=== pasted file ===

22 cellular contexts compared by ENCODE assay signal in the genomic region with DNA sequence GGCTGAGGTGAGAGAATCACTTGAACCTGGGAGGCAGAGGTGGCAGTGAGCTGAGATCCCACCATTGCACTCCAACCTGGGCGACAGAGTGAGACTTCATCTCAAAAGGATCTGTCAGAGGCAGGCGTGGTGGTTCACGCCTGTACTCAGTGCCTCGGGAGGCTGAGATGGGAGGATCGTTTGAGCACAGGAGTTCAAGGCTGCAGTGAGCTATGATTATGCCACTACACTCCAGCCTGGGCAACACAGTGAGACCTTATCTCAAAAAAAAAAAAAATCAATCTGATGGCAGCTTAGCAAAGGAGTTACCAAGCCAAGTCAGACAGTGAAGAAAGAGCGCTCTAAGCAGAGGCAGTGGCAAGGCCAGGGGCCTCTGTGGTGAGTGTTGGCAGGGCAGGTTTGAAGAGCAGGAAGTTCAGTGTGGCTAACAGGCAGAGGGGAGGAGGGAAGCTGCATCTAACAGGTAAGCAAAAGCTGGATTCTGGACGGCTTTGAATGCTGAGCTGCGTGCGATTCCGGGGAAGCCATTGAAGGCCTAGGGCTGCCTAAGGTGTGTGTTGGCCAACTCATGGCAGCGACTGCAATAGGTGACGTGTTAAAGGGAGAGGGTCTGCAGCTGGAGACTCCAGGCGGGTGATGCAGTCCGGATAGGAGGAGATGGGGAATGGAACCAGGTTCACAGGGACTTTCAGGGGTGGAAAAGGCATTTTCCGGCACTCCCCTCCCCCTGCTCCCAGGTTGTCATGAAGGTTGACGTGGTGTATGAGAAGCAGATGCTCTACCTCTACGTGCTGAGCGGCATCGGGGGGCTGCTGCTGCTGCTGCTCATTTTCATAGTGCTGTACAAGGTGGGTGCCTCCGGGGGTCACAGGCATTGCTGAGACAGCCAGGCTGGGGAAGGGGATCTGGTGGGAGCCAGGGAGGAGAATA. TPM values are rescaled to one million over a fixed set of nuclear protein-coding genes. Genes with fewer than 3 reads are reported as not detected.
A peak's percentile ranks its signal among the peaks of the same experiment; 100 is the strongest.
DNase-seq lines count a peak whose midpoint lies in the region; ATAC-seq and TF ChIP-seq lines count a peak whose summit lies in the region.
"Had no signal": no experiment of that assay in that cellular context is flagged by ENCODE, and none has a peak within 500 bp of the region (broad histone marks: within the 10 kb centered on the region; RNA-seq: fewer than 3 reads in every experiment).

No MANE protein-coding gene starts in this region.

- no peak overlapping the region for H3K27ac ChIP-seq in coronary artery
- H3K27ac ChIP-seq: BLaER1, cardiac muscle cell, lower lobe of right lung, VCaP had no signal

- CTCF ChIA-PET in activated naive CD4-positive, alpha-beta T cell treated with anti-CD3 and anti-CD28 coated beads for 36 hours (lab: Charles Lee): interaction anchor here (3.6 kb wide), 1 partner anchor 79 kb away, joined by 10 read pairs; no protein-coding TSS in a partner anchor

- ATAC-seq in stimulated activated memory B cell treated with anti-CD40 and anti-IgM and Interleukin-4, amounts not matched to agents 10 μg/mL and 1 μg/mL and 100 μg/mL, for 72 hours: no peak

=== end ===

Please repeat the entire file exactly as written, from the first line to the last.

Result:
22 cellular contexts compared by ENCODE assay signal in the genomic region with DNA sequence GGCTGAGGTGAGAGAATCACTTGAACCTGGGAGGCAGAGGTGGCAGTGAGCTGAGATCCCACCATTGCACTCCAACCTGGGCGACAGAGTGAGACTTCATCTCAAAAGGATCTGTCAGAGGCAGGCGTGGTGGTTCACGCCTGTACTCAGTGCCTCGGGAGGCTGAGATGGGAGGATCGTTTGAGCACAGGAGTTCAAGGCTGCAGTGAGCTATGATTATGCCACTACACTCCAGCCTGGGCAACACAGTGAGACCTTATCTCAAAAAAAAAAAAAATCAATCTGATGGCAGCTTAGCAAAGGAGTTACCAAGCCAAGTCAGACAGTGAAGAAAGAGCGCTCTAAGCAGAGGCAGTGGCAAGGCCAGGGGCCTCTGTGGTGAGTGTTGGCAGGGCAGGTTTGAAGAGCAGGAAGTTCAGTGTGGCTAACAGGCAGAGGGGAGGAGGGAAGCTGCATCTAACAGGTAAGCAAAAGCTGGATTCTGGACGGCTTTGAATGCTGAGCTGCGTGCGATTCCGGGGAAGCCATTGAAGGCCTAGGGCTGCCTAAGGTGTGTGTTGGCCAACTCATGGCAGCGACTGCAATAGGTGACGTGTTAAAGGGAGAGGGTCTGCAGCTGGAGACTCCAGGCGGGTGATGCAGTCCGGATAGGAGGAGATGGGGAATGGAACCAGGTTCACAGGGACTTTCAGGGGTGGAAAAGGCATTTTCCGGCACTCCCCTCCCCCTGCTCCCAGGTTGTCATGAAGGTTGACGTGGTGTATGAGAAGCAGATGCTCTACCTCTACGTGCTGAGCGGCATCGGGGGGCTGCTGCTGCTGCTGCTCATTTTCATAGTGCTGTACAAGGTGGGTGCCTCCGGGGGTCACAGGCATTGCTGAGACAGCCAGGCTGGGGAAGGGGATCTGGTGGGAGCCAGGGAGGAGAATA. TPM values are rescaled to one million over a fixed set of nuclear protein-coding genes. Genes with fewer than 3 reads are reported as not detected.
A peak's percentile ranks its signal among the peaks of the same experiment; 100 is the strongest.
DNase-seq lines count a peak whose midpoint lies in the region; ATAC-seq and TF ChIP-seq lines count a peak whose summit lies in the region.
"Had no signal": no experiment of that assay in that cellular context is flagged by ENCODE, and none has a peak within 500 bp of the region (broad histone marks: within the 10 kb centered on the region; RNA-seq: fewer than 3 reads in every experiment).

No MANE protein-coding gene starts in this region.

- no peak overlapping the region for H3K27ac ChIP-seq in coronary artery
- H3K27ac ChIP-seq: BLaER1, cardiac muscle cell, lower lobe of right lung, VCaP had no signal

- CTCF ChIA-PET in activated naive CD4-positive, alpha-beta T cell treated with anti-CD3 and anti-CD28 coated beads for 36 hours (lab: Charles Lee): interaction anchor here (3.6 kb wide), 1 partner anchor 79 kb away, joined by 10 read pairs; no protein-coding TSS in a partner anchor

- ATAC-seq in stimulated activated memory B cell treated with anti-CD40 and anti-IgM and Interleukin-4, amounts not matched to agents 10 μg/mL and 1 μg/mL and 100 μg/mL, for 72 hours: no peak